BALTIMORE -- This was one knockout Hasim Rahman never expected. Four days after he knocked out Lennox Lewis with a right hook, Rahman and his family were thrown from an open convertible in a motorcade accident after a city-sponsored celebration for the new heavyweight champion.

None of the injuries were serious, a hospital spokesman said.

''Everybody's OK,'' Rahman said, adding that he was ''ready to talk about the next fight.''

The boxer, his wife and two of their three children were sitting on the back of a red convertible when it was struck by another car. The convertible then hit a taxi, ejecting the Rahmans.

Rahman received minor cuts on his elbows. His wife, Crystal, was cut and bruised and was fitted for a neck brace before being taken from the scene by ambulance.

The mishap occurred after Rahman, 28, was honored for winning the IBF and WBC titles Saturday night in South Africa with a surprise fifth-round knockout of Lewis.

Police were escorting Rahman toward the Inner Harbor when an officer in a cruiser tried to stop traffic, police commissioner Edward Norris said. As the officer stepped out of his car, a Volkswagen came through the intersection and hit the convertible, causing it to collide with a taxi.

Mayor Martin O'Malley said the convertible was being driven by someone on his staff.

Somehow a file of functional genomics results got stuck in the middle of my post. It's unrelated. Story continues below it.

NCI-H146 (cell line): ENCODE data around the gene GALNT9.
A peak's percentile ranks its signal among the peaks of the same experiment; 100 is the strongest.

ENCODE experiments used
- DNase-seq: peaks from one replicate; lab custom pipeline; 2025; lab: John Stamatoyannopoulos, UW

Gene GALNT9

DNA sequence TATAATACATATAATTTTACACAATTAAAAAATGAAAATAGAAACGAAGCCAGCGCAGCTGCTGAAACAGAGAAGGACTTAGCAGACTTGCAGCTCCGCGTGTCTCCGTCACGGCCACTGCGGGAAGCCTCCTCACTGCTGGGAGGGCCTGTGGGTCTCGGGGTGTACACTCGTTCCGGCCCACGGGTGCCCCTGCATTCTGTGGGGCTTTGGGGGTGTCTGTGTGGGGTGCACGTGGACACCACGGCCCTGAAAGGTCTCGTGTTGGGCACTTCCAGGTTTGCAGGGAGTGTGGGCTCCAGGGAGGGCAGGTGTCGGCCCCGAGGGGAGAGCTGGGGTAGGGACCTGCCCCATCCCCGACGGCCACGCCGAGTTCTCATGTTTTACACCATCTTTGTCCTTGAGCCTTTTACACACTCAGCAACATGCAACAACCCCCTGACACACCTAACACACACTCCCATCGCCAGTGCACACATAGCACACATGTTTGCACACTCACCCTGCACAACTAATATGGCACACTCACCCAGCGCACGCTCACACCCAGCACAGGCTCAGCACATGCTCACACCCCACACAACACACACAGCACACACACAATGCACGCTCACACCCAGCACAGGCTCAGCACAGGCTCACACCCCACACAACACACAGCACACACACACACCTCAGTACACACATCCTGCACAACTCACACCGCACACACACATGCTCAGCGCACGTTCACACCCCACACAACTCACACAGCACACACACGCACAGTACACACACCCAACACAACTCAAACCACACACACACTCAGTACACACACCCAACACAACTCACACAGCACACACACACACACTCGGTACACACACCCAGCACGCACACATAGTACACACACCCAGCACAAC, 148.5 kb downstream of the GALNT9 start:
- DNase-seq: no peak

The Volkswagen driver had a green light when the accident occurred, but a police officer had driven into the intersection to stop traffic, police spokesman Kevin Enright said Thursday.

''All of a sudden, a red car comes flying through at an amazing speed,'' the Volkswagen's driver, Mike Heisler, told WBAL-AM. ''I tried to hit my brakes and I almost made it through without me hitting him, but I hit the back tail and he spun around and that's when he hit the taxi cab. That's when everybody flew out.''

The children were taken to The Johns Hopkins Children's Center and Crystal Rahman to The Johns Hopkins Hospital.

A Hopkins spokeswoman said Rahman and his family were not seriously injured. Crystal Rahman was being kept overnight for observation.

Rahman, who grew up in the poor eastern section of the city and now lives in a Baltimore suburb, was honored as a hometown hero by Mayor Martin O'Malley.

''It was a great rally, a great day for the city and none of us wanted to see this happen, but this is a happy ending,'' the mayor said.

Rahman, still recovering from a head butt he received from Lewis, probably figured he was safe from further harm in a motorcade with a police escort. But the last time Baltimore staged a sports-related motorcade, a police car was struck by a bus carrying the Baltimore Ravens before the team left for the Super Bowl in January.

''I don't feel like it was anything intentional. Accidents don't happen on purpose,'' Rahman said after leaving the hospital.

The revelry for Rahman began at the dingy gym where he first learned how to box when he was 20. Hundreds of neighborhood residents gathered to catch a glimpse of Baltimore's first heavyweight champ.

At City Hall, O'Malley gave the champ a key to the city before reading a proclamation making it ''Hasim 'Rock' Rahman Day'' in Baltimore.

That ceremony took place in a makeshift boxing ring.

''With a tremendous right cross to the jaw, he showed that Baltimore still has the ability to knock the stuffing out of the British,'' O'Malley said.